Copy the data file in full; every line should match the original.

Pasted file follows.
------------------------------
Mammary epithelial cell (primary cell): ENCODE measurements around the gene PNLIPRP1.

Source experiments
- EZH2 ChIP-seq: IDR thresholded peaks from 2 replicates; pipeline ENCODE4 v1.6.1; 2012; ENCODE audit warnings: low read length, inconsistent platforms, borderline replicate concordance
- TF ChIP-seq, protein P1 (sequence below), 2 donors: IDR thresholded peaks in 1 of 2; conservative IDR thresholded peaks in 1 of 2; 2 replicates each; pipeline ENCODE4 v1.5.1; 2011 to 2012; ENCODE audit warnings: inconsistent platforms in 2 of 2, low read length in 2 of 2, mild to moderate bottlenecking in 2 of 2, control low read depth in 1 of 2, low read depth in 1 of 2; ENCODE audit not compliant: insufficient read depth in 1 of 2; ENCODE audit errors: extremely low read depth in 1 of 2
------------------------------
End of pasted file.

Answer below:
Mammary epithelial cell (primary cell): ENCODE measurements around the gene PNLIPRP1.

Source experiments
- EZH2 ChIP-seq: IDR thresholded peaks from 2 replicates; pipeline ENCODE4 v1.6.1; 2012; ENCODE audit warnings: low read length, inconsistent platforms, borderline replicate concordance
- TF ChIP-seq, protein P1 (sequence below), 2 donors: IDR thresholded peaks in 1 of 2; conservative IDR thresholded peaks in 1 of 2; 2 replicates each; pipeline ENCODE4 v1.5.1; 2011 to 2012; ENCODE audit warnings: inconsistent platforms in 2 of 2, low read length in 2 of 2, mild to moderate bottlenecking in 2 of 2, control low read depth in 1 of 2, low read depth in 1 of 2; ENCODE audit not compliant: insufficient read depth in 1 of 2; ENCODE audit errors: extremely low read depth in 1 of 2